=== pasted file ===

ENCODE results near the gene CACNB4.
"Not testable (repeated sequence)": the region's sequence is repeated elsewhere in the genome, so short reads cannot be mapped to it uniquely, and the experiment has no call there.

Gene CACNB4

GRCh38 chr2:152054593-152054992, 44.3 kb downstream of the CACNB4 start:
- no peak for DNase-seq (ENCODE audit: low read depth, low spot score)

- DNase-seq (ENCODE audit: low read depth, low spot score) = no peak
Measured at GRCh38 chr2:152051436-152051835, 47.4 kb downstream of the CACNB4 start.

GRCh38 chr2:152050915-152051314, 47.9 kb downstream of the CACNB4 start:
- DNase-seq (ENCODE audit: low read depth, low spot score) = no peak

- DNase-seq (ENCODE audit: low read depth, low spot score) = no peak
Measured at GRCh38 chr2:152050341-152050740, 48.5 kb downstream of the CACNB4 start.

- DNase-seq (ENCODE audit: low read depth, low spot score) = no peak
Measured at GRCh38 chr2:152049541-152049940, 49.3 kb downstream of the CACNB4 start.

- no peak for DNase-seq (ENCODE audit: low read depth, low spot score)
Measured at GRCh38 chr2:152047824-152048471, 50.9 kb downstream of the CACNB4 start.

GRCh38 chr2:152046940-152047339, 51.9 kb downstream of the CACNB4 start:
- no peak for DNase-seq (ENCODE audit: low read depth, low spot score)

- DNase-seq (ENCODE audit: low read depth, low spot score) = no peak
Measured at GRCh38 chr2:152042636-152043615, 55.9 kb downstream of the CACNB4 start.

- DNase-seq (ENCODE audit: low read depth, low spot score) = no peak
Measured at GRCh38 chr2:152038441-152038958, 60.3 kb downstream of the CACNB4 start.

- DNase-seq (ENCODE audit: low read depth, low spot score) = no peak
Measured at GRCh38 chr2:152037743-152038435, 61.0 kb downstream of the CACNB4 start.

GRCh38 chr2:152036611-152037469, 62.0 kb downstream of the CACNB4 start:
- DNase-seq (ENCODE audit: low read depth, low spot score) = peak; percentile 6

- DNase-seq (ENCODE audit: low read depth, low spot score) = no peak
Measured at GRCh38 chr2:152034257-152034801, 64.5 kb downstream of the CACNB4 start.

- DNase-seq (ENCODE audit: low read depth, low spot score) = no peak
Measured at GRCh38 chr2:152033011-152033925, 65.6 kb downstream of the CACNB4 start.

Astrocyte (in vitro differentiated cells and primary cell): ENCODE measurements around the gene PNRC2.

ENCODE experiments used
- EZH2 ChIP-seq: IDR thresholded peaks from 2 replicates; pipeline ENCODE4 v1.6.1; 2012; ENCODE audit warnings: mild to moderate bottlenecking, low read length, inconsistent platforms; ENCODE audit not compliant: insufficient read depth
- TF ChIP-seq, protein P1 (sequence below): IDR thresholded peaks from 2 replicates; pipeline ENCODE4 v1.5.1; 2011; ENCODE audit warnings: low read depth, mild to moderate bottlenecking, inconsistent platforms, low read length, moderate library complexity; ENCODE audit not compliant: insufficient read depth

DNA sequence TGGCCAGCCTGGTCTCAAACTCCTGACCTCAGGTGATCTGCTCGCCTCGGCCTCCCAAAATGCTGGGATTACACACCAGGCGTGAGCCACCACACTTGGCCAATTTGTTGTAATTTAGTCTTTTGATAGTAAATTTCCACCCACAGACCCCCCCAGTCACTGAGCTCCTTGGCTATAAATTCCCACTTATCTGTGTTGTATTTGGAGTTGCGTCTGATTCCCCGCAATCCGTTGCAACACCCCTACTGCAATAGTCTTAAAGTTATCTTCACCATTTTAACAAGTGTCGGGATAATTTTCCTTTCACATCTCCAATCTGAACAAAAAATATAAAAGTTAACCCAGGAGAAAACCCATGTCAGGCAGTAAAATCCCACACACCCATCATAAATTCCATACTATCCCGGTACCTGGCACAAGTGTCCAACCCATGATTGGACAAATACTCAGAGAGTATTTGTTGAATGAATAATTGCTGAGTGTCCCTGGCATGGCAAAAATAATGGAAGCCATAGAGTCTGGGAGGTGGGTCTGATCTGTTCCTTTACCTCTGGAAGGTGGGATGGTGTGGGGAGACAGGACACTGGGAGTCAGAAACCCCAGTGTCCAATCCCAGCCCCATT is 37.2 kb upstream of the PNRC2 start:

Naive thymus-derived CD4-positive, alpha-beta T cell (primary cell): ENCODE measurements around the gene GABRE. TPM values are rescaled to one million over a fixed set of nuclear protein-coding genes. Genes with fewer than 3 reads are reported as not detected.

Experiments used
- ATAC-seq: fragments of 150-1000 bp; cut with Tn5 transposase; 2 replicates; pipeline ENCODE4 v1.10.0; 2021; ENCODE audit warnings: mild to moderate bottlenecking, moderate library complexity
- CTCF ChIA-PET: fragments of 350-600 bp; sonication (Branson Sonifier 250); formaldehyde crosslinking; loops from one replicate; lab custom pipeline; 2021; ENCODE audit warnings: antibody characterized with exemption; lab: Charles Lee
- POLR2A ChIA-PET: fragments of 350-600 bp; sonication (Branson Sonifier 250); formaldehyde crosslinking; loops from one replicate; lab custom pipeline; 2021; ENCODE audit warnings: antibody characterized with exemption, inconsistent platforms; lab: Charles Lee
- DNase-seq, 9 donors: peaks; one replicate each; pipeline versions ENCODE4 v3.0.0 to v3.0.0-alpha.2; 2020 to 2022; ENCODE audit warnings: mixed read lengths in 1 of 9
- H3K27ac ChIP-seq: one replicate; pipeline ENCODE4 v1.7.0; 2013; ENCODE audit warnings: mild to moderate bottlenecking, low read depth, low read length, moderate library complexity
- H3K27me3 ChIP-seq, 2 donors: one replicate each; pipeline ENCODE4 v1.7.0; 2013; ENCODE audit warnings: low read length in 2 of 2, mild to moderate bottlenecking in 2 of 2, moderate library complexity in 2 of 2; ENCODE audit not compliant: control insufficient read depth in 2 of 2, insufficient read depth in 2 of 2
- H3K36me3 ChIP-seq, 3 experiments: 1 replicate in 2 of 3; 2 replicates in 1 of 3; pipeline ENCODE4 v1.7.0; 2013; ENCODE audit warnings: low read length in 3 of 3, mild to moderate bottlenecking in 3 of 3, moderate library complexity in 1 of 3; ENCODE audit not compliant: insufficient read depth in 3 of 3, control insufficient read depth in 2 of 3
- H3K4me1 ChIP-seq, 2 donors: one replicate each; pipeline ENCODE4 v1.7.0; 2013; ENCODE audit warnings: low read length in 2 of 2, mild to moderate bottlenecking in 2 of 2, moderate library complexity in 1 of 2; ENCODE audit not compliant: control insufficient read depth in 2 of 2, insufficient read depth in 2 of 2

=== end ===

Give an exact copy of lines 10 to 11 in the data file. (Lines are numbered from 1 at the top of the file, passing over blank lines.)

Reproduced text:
- DNase-seq (ENCODE audit: low read depth, low spot score) = no peak
Measured at GRCh38 chr2:152050341-152050740, 48.5 kb downstream of the CACNB4 start.